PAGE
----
The man had just lost his mother in March 2021. However, her death has not slowed him down to reflect or stop to take account of his life. 

He  seemed to be in a hurry with various business ventures and seriously pursuing the mantra of social capitalism or the good capitalist he expounded. 

In the interview, he told Malaysia Focus in May:

“PETRA Group has since the start of the movement control order (MCO) last year, done various initiatives to help and support communities in need with some RM8 mil in aid having been channeled towards refugees, the disabled, Orang Asli, hospitals, old folk’s and children’s homes, and the hardcore poor.” 

As discussed with the Science, Technology and Innovation Minister Khairy Jamaluddin who is also the Coordinating Minister of the National COVID-19 Immunisation Programme, the PETRA Group stands by its offer to donate up to 200,000 vaccines to the country’s most vulnerable groups, according to Vinod. 

“We are offering to purchase the vaccines and give it for free with no strings attached, other than it should only be used for the B40 and vulnerable communities,” he insisted.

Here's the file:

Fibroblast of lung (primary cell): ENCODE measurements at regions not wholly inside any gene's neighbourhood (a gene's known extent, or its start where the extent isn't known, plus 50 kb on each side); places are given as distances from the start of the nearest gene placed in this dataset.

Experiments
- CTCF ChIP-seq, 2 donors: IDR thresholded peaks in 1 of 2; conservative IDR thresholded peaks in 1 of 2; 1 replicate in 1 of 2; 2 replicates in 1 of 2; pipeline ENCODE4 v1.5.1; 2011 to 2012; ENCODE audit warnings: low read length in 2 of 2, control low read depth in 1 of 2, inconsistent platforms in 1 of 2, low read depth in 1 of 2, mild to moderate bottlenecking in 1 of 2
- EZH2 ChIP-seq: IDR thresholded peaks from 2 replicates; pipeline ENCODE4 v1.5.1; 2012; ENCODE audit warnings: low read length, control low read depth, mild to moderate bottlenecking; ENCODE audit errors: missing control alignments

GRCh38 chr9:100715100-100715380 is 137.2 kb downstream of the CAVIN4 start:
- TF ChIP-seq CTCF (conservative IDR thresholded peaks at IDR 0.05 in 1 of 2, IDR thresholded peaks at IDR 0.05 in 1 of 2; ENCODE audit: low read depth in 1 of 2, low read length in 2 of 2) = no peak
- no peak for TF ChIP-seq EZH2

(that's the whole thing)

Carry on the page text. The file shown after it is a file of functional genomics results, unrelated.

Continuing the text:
That did not happen and lets not get into it. 

Had he rebutted, it could be embarassing for Khairy who had made a political issue against those offering to donate vaccine to the poor.  

Nevertheless, Vinod has strong views on socio-economic issue affecting the people and nation to be bogged down by political irritants such as MalaysiaNow. 

After being bestowed the Darjah Cemerlang Seri Melaka from the new Governor of his home state, Vinod was reported expressing concern for the plight of the SMEs. In May, he expressed opposition to the adoption of IR4.0 at the expense of labour.   

He cannot be pigeon-holed merely for his open political leaning to Anwar Ibrahim. When his mother passed away, those coming to pay respect came from all walk of life, race, religion, social class and political leaning.   

Azmin's MalaysiaNow may have picked on the wrong political target.

1 comment:

Gopal Raj Kumar said...

In order to be able to "Sue the daylight of MalaysiaNow" [sic] or anyone else for that matter presumably for defamation one of the preconditions (in a suite for defamation) is that the allegations must not be factual or true. Truth is the strongest defence against the charge of defamation.

Secondly and equally important is that the party suing and claiming to have been defamed must be able to prove they have a "good reputation" to defend. This is a sometimes difficult position or quality to prove.

For example a person who has a history of financial impropriety would find it difficult to prove that an allegation of financial impropriety against them is necessarily defamation or has ruined their reputation (reputations in this sense is always about good reputation).

Public servants (or civil servants) cannot be successfully sued mot times because they are indemnified against such suits on account of enjoying immunity against law suits in the course of their duty. There are exceptions to this rule where a minister or parliament elects to remove that indemnity.